Persuasive reasoning, on the other hand, does no such thing. See In other words, the arguments in which persuasive reasoning consists may provide reasons for accepting certain doctrines, but they cannot compel acceptance of those doctrines. One still needs the grace of faith in order to embrace them. A closer look at some central Christian doctrines is now in order. And although there are many doctrines that constitute sacred teaching, at least two are foundational to Christianity and subject to thorough analysis by Aquinas.
These include the Incarnation and the Trinity. Aquinas takes both of these doctrines to be essential to Christian teaching and necessary to believe in order to receive salvation see ST IIaIIae 2. For this reason it will be beneficial to explore what these doctrines assert.
The doctrine of the Incarnation teaches that God literally and in history became human in the person of Jesus Christ. The doctrine of the Incarnation further teaches that Christ is the complete and perfect union of two natures, human and divine. The idea here is not that Jesus is some strange hybrid, a chimera of human and divine parts. The idea rather is that in Christ there is a merger of two natures into one hypostasis —a subsisting individual composed of two discrete but complete essences ST III 2.
Aquinas' efforts to explicate and defend this doctrine are ingenious but may prove frustrating without a more advanced understanding of the metaphysical framework he employs see Stump for a treatment of this subject. Rather than pursue the complexities of that framework, we will instead address a different matter to which the Incarnation is intricately connected.
According to Christian teaching, human beings are estranged from God.
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ST IaIIae So understood, sin refers not to a specific immoral act but a spiritual wounding that diminishes the good of human nature ST IaIIae Further, Christian doctrine states that we become progressively more corrupt as we yield to sinful tendencies over time.
Sinful choices produce corresponding habits, or vices, that reinforce hostility towards God and put beatitude further beyond our reach. No amount of human effort can remedy this problem. The damage wrought by sin prevents us from meriting divine favor or even wanting the sort of goods that which makes union with God possible. The Incarnation makes reconciliation with God possible.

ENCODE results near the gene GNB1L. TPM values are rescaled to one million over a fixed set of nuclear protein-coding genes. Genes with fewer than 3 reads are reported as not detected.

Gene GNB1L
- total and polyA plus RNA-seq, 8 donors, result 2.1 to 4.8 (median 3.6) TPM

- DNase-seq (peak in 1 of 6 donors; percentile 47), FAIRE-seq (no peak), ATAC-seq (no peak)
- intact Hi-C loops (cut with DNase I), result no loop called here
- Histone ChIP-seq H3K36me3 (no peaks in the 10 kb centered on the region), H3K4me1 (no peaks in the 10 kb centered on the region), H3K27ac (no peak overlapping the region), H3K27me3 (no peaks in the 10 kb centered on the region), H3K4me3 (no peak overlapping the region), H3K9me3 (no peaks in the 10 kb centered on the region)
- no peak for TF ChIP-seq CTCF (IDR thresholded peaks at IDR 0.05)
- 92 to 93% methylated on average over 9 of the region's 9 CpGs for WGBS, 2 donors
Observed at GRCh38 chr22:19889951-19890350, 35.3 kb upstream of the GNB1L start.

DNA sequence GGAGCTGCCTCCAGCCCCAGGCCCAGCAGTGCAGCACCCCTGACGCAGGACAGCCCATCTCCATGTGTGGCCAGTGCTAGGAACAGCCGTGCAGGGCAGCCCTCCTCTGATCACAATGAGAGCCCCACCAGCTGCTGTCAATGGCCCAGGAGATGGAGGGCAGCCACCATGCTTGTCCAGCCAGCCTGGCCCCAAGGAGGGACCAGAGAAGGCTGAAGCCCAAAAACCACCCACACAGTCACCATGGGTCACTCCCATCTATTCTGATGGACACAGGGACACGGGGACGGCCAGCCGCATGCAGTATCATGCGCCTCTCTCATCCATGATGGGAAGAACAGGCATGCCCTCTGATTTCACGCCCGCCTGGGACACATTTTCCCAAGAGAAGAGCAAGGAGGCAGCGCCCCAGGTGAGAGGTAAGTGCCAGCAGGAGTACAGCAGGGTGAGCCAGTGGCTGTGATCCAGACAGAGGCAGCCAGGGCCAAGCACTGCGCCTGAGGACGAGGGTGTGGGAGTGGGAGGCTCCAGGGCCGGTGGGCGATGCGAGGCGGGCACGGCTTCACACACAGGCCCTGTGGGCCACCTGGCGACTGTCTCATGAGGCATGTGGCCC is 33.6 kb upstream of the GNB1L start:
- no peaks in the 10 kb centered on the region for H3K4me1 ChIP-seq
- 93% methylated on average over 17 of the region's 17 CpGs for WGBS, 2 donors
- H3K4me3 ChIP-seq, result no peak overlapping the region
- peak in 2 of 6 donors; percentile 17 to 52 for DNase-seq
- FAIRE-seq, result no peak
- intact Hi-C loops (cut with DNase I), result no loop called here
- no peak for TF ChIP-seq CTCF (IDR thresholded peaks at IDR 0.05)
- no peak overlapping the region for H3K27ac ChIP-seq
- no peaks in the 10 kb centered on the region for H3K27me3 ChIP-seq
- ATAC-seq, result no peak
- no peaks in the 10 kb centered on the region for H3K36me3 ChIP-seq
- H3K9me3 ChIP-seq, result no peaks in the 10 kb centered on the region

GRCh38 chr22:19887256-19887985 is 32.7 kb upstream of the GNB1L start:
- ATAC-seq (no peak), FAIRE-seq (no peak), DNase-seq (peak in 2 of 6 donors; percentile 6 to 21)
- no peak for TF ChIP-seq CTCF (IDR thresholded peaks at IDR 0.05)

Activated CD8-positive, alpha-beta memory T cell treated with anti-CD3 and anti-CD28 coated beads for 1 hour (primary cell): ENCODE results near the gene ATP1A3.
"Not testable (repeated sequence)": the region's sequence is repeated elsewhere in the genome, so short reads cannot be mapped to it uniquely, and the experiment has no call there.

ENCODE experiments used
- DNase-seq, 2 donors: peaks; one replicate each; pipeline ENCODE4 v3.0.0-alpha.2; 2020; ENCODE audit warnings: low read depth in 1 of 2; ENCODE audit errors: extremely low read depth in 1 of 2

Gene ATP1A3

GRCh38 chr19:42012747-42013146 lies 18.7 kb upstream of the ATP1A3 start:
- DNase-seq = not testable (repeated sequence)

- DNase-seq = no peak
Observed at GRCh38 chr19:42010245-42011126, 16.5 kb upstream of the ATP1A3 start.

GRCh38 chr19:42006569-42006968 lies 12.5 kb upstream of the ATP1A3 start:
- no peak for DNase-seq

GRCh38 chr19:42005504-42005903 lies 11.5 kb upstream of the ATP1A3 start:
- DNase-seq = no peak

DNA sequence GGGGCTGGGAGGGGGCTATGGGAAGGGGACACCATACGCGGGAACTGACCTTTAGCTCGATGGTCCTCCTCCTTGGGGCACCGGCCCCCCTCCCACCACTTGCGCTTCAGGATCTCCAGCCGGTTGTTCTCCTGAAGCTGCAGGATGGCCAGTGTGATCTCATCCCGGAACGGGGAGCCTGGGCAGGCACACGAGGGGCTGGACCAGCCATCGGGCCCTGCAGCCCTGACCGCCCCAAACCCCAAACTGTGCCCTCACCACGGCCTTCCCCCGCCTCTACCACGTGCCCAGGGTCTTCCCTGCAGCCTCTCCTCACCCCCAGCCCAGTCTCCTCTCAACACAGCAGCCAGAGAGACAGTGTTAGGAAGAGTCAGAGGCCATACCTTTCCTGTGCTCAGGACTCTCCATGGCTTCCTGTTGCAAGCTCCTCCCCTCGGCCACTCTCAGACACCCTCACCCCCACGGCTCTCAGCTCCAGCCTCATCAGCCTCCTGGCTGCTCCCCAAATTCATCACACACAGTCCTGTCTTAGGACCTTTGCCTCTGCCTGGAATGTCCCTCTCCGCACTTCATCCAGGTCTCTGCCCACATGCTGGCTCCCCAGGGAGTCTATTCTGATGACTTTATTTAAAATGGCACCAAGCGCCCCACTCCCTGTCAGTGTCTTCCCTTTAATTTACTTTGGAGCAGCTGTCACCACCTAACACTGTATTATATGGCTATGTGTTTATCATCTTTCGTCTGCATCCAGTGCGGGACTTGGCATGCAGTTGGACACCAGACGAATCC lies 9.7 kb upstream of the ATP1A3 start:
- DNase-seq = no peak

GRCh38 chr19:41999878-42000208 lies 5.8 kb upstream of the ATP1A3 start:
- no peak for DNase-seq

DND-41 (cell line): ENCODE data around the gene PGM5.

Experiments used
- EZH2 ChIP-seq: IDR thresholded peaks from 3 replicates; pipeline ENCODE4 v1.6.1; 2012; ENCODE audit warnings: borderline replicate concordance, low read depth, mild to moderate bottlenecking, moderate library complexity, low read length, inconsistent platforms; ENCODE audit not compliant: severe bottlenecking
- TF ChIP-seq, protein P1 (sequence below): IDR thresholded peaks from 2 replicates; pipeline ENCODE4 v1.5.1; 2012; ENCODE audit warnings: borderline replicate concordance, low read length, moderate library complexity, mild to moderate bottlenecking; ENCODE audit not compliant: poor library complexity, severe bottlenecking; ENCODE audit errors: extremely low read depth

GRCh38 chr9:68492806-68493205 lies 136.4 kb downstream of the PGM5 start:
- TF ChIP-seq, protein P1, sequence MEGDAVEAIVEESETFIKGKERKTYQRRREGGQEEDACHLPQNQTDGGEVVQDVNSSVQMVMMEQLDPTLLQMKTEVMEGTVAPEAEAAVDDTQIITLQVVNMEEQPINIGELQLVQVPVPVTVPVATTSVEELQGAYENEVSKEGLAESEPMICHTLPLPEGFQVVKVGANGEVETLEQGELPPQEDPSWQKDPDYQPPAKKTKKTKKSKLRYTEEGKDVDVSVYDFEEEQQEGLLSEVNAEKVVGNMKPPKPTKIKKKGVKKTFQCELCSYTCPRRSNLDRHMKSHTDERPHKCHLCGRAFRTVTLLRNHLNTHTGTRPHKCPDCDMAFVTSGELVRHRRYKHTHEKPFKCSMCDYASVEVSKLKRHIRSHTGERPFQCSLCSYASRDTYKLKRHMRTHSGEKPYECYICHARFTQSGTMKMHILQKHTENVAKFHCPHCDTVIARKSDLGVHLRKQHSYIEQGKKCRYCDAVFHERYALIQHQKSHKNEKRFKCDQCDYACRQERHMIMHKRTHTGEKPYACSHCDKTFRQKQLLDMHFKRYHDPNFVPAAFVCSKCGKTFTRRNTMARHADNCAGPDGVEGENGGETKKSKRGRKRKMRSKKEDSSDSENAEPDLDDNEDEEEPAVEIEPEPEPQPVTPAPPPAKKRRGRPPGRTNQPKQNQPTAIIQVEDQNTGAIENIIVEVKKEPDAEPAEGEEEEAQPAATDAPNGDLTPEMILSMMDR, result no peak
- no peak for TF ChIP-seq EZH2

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To understand this claim, we must consider another doctrine to which the Incarnation is inextricably tied, namely, the doctrine of the Atonement. According to the doctrine of Atonement, God reconciles himself to human beings through Christ, whose suffering and death compensates for our transgressions ST III Yet this satisfaction does not consist in making reparations for past transgressions. Rather it consists in God healing our wounded natures and making union with him possible.
From this perspective, satisfaction is more restorative than retributive. This last benefit requires explanation. Only a supernatural transformation of our recalcitrant wills can heal our corrupt nature and make us people who steadily trust, hope in, and love God as the source of our beatitude. This brief description of grace might suggest that it is an infused virtue much like faith, hope, and charity. According to Aquinas, however, grace is not a virtue. This account helps explain why grace is said to justify sinners.
Justification consists not only in the remittance of sins, but in a transmutation whereby our wills are supernaturally directed away from morally deficient ends and towards God. In this way God, by means of his grace, heals our fallen nature, pardons sin, and makes us worthy of eternal life. Now, remission of sin and moral renovation cannot occur apart from the work God himself accomplishes through Christ.
Yet such favor was not limited to Christ. But again, the aim of satisfaction is not to appease God through acts of restitution but to renovate our wills and make possible a right relationship with him Stump, Thus we ought not to look at Christ simply as an instrument by which our sins are wiped clean, but as one whose sacrificial efforts produce in us a genuine love for God and make possible the very union we desire ST III The preceding survey of the Incarnation and the Atonement will undoubtedly raise further questions that we cannot possibly address here.
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Instead, this brief survey attempts only a provisional account of how the Incarnation makes atonement for sin and reconciliation with God possible. This section will focus on the doctrine of the Trinity with all the typical caveats implied, of course. Aquinas' definition of the Trinity is in full accord with the orthodox account of what Christians traditionally believe about God. According to that account, God is one.